Interior Department will investigate Indigenous boarding schools and identify burial sites

Interior Department will investigate Indigenous boarding schools and identify burial sites

The Department of Interior is launching an initiative to investigate the Native American boarding schools that forced assimilation in the 19th and 20th centuries.

“At no time in history have the records or documentation of this policy been compiled or analyzed to determine the full scope of its reaches and effects. We must uncover the truth about the loss of human life, and the lasting consequences of the schools,” Interior Secretary Deb Haaland said Tuesday.

Haaland announced the Federal Indian Boarding School Initiative during her remarks at the National Congress of American Indians’ midyear conference.

The announcement comes weeks after the discovery of the remains of more than 200 children on the grounds of a former Indigenous boarding school in Canada renewed calls for accountability there and in the United States.

In the 19th and 20th centuries, Indigenous children and teens in both countries attended boarding schools, many run by religious organizations or the federal government.

In the US, the schools were part of a campaign by the federal government to assimilate Native American children into White American society by separating them from their families and stripping them of their languages and cultures.

In 1819, Congress passed the Civilization Fund Act, which provided religious organizations the resources to run schools for Native American children. The legislation led to the creation of more than 100 schools, of which many were run like military training camps where children were subject to abuse, neglect and corporal punishment.

Now the Department of Interior will review its past oversight of the school program and assess how it has impacted generations of families.

The department, which plans to prepare a report detailing its findings, wants to identify boarding school facilities and burial sites across the country and review enrollment lists, which could help officials understand the full scope of the schools’ impact in tribal communities, Haaland said.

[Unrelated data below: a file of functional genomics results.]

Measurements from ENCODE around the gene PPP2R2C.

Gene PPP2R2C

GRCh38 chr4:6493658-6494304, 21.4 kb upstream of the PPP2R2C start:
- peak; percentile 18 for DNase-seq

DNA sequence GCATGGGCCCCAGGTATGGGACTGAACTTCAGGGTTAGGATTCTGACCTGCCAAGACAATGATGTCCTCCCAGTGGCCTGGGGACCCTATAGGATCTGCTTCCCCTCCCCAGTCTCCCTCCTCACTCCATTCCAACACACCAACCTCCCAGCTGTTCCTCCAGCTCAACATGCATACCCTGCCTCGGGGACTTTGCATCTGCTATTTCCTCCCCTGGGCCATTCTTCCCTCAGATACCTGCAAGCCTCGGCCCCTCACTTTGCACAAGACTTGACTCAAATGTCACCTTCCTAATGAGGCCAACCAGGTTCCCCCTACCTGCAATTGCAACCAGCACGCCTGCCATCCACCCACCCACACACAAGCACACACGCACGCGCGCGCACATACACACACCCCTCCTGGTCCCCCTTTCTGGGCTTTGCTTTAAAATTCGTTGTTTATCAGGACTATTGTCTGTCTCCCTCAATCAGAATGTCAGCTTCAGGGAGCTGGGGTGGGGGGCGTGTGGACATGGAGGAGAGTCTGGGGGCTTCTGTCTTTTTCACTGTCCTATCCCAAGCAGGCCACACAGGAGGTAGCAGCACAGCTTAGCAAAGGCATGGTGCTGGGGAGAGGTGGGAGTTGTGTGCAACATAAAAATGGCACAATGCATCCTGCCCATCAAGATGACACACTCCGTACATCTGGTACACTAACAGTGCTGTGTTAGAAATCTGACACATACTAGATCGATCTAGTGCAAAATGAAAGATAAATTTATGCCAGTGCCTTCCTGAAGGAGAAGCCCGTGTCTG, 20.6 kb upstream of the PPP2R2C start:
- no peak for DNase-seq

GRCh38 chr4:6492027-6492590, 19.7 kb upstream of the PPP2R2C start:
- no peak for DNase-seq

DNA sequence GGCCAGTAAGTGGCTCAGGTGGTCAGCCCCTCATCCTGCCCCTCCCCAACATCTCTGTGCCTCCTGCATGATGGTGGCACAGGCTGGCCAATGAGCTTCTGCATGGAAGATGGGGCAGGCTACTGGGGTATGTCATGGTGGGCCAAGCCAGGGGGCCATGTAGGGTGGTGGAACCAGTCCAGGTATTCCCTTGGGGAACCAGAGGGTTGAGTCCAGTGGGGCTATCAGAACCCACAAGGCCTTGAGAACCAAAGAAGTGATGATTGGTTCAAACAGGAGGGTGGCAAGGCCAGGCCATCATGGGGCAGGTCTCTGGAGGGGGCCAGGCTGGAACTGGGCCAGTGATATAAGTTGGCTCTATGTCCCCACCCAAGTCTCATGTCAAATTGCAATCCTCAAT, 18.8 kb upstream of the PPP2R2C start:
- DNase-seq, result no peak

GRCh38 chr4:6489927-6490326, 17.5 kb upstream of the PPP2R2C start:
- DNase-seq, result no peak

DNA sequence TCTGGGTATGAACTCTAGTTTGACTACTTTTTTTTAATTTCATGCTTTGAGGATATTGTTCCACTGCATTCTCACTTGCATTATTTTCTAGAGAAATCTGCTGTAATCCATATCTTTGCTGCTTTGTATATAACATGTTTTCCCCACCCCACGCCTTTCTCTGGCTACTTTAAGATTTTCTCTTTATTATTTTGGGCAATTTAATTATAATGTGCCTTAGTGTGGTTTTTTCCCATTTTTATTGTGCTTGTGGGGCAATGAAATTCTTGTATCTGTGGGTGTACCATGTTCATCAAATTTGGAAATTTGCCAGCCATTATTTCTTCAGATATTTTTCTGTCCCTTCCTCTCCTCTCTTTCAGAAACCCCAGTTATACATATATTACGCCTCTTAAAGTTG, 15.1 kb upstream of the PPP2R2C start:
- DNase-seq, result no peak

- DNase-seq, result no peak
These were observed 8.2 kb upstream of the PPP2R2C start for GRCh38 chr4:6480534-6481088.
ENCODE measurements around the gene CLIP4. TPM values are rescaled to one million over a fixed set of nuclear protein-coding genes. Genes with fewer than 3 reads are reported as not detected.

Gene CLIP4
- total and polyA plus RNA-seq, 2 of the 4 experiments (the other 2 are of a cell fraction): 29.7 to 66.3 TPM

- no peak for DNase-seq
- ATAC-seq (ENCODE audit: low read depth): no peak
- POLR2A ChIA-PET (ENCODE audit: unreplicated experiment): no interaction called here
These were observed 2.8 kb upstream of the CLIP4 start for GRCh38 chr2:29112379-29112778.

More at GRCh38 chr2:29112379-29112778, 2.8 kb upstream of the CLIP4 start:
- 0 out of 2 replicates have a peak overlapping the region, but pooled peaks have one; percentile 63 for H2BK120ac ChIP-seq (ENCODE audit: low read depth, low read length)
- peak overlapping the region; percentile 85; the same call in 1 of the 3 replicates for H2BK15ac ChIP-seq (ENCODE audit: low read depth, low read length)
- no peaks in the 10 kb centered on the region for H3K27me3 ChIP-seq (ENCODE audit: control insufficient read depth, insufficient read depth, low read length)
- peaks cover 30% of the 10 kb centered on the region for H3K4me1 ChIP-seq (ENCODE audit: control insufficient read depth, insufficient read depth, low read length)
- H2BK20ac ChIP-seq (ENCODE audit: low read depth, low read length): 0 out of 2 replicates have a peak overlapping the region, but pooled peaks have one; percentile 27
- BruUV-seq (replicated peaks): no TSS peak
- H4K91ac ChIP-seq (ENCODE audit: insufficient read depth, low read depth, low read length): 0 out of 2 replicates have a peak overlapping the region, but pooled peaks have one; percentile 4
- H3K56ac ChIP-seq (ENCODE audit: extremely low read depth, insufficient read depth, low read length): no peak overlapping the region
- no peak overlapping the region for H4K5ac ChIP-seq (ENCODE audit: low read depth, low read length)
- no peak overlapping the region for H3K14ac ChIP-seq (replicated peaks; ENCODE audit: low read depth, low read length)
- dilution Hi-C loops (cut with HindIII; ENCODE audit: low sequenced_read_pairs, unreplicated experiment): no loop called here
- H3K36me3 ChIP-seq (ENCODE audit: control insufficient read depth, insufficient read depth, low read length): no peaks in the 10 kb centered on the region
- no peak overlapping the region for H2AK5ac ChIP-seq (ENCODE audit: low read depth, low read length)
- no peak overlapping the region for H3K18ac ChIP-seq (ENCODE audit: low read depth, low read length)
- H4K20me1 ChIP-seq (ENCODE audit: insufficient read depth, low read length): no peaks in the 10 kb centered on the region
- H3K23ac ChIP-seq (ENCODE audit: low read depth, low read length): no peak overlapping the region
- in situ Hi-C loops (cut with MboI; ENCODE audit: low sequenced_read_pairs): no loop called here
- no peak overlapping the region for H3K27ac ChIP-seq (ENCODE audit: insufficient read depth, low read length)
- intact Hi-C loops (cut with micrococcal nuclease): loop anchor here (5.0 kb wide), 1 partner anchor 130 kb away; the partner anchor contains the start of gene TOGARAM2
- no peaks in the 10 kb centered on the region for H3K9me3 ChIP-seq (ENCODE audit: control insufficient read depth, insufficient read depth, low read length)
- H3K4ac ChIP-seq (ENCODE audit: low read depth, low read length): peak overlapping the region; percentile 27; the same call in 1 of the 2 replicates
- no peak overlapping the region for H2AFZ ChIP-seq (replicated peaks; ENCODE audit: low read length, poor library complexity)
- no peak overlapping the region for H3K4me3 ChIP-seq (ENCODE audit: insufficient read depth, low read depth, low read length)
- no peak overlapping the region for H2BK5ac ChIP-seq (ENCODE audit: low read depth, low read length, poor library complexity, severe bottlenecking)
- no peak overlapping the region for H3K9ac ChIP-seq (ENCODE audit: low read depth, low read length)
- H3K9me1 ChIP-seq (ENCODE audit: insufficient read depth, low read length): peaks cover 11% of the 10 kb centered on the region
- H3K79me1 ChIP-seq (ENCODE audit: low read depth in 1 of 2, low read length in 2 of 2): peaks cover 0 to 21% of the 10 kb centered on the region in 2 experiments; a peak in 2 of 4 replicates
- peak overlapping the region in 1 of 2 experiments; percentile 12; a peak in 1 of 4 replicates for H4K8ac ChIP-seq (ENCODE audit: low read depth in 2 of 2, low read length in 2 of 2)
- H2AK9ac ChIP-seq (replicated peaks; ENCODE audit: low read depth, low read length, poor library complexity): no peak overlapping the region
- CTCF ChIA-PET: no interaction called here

“I know that this process will be long and difficult. I know that this process will be painful. It won’t undo the heartbreak and loss we feel. But only by acknowledging the past can we work toward a future that we’re all proud to embrace,” she said.

Haaland noted that her own ancestors had “endured the horrors” of boarding schools and their policies, which were carried out by the department she now leads.

“The same agency that tried to eradicate our culture, our language, our spiritual practices and our people,” she added.

In an op-ed for The Washington Post published earlier this month, Haaland said her great-grandfather had been taken to the Carlisle Indian School in Pennsylvania, which was the first Native American boarding school established in the US. The school’s founder, Capt. Richard Henry Pratt, said the institutions aimed to “kill the Indian, and save the man.”

Bryan Newland, principal deputy assistant secretary for Indian affairs at the Department of Interior, said the initiative is expected to be a years-long effort. As part of the initiative, he said, the department will also consult with tribal leaders on how to best use the information gathered, protect burial sites and respect the families and communities impacted.

“There isn’t a person here whose life hasn’t been shaped by the legacy of Indian boarding schools,” Newland said at Tuesday’s conference.